AsianScientist (Mar. 22, 2018) – Researchers at Tokyo Medical and Dental University (TMDU) have identified four microRNA molecules that could be used to predict heart conditions from blood samples. Their results have been published in Circulation Journal.
Atrial fibrillation (AF) is a heart condition that causes an irregular, and often rapid, heart rate. It increases the risk of developing strokes, heart failure and even dementia. Although it can be associated with high blood pressure or heart valve problems, about one-third of patients with AF have no symptoms until they suffer a stroke.
AF is associated with factors such as inflammation, electrical disturbances and structural changes in the heart’s upper chambers. Moreover, several different short sequences of RNA known as microRNAs (miRNAs) have been linked with AF pathology. miRNAs control gene expression after the transcription stage, and have been suggested as possible markers for some cardiovascular diseases because of their stability in the bloodstream. However, it remains unknown whether the miRNAs shown to be related to AF are suitable as predictive biomarkers of disease.
A team of researchers from TMDU addressed this issue by comparing miRNA expression in AF patients and healthy controls, and between control mice and those with a similar abnormal heart rhythm to AF. They showed that four miRNAs not previously associated with AF were significantly upregulated in the serum of AF patients and diseased mice, indicating their potential use as AF biomarkers.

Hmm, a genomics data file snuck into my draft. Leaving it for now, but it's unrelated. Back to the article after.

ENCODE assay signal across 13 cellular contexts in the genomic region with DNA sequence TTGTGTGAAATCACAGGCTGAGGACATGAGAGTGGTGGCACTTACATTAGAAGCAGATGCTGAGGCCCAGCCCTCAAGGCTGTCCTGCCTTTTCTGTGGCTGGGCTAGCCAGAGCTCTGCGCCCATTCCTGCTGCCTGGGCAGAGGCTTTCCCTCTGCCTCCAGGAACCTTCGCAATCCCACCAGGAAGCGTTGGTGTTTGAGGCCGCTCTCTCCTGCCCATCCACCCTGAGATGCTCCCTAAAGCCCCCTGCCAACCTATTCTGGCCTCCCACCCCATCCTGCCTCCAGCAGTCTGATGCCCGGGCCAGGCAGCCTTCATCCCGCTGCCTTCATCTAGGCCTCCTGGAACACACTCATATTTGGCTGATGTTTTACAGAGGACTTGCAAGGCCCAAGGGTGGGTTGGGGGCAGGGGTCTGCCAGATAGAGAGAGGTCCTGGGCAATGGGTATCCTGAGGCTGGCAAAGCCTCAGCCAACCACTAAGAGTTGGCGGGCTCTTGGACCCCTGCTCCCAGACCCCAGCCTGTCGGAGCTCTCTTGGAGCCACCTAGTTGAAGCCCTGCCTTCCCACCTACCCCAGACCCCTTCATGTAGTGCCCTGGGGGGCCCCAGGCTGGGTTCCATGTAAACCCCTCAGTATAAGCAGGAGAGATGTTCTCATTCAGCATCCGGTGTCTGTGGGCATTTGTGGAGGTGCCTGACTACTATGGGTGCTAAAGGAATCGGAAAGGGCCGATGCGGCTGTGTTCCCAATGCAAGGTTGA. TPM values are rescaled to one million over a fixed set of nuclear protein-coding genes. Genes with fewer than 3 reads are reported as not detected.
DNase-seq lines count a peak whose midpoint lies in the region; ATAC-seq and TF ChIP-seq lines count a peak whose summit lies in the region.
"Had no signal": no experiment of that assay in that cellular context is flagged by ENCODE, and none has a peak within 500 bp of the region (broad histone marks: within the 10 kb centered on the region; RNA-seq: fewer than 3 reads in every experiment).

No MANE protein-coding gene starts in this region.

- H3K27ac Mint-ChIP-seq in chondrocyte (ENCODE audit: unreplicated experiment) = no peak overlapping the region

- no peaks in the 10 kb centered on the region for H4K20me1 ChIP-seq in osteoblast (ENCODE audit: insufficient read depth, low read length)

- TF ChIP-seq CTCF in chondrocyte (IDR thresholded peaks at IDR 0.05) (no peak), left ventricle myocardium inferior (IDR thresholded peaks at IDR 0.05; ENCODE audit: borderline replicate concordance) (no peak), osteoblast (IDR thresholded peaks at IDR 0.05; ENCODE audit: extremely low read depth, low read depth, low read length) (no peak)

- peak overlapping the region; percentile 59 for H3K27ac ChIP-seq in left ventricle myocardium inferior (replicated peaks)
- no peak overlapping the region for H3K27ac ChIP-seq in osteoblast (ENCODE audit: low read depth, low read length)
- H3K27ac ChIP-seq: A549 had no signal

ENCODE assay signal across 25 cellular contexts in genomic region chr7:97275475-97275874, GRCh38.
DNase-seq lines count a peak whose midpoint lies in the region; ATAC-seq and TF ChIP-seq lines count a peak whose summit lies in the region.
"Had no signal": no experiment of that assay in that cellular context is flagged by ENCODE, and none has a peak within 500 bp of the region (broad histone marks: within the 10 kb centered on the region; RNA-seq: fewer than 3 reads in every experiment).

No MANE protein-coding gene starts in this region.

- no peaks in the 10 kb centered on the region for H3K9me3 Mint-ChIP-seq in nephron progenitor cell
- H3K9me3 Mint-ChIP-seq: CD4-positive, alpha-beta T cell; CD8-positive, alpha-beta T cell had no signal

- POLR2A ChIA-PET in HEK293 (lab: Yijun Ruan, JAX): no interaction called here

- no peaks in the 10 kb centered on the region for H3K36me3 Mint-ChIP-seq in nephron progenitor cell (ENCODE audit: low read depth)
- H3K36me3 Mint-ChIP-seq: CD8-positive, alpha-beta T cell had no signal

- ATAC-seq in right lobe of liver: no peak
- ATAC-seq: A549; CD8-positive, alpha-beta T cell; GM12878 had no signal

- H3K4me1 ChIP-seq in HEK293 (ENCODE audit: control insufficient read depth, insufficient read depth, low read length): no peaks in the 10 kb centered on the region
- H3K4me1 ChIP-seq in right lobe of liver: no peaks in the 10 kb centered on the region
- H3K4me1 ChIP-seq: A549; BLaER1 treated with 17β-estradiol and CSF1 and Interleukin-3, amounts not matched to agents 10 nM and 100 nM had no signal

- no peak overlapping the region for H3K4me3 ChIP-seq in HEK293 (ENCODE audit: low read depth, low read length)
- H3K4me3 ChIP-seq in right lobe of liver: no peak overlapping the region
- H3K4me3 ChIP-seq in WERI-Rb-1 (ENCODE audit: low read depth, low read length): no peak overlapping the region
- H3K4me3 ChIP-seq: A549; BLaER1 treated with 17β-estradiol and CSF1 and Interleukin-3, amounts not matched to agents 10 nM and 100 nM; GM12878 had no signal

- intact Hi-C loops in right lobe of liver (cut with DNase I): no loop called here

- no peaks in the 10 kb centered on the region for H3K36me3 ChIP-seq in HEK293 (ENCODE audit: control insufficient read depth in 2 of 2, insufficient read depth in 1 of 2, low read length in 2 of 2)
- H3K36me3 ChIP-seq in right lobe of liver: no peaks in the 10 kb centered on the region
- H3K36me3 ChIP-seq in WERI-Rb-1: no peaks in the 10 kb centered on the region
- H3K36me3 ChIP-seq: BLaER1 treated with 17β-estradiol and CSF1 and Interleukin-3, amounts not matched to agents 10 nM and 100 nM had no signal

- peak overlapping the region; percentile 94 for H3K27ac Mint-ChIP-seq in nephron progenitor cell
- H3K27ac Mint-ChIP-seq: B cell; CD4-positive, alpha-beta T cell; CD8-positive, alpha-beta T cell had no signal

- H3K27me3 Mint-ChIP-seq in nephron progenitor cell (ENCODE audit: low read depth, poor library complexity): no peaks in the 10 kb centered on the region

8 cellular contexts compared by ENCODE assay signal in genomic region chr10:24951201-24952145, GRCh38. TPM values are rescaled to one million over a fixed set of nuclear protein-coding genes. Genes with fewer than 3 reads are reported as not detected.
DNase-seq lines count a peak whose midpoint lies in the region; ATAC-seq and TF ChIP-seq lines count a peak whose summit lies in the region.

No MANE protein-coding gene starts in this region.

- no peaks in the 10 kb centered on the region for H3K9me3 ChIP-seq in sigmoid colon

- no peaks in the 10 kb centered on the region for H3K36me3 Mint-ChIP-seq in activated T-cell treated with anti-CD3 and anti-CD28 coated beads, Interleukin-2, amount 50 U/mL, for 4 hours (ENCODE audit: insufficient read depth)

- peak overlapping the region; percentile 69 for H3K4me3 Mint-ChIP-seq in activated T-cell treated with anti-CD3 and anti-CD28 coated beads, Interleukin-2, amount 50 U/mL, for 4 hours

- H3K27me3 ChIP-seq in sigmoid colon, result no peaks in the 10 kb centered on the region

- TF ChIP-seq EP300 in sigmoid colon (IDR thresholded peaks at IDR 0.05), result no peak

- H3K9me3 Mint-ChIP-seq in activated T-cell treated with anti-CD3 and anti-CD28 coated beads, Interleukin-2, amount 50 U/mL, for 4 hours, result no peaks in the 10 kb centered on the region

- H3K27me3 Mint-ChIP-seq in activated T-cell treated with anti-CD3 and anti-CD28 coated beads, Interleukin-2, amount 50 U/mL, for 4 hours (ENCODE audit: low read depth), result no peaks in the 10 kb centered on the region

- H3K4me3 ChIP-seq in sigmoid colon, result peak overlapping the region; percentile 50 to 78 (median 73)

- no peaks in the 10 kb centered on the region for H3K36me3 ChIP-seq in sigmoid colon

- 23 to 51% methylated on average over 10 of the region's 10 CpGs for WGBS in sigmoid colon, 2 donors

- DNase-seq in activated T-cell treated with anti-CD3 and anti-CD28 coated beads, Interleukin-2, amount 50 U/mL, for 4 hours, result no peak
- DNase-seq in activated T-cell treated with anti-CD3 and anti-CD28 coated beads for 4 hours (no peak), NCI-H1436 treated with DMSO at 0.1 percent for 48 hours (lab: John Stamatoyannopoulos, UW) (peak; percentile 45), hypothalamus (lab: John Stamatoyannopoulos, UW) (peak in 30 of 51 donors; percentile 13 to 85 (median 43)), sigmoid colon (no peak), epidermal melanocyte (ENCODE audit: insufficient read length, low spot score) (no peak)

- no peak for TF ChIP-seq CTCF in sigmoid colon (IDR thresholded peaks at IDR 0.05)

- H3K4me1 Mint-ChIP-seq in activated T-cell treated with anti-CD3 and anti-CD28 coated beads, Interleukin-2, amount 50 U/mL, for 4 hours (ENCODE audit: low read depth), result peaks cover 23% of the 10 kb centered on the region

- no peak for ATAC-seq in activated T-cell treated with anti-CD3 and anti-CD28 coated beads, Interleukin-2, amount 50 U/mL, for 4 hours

Initially, human serum and mouse atrial tissue were screened for 733 and 672 miRNAs, respectively. These were eventually narrowed down to four by excluding non-detectable and non-specific miRNAs, and focusing on the quantification of their expression.
“One of the miRNAs, miR-214-3p, is implicated in inflammation, so we wondered whether this might be the underlying mechanism of miRNA-induced AF pathology,” said study first author Dr. Yu Natsume. “We compared miRNA expression with levels of a serum inflammatory factor but found no correlation suggestive of an association.”
Statistical analysis of diagnostic ability showed that miR-214-3p and miR-342-5p had the highest accuracy as individual biomarkers at predicting AF, but that a combined analysis of all four miRNAs slightly improved this accuracy.
“The same two miRNAs showed increased expression in a subset of patients with intermittent AF and another subset with chronic AF,” corresponding author Associate Professor Tetsuo Sasano said. “The increases were in comparison both with healthy controls of the same age and young healthy controls, suggesting these miRNAs may predict AF regardless of the age of the individual.”
Source: Tokyo Medical and Dental University; Photo: Shutterstock.
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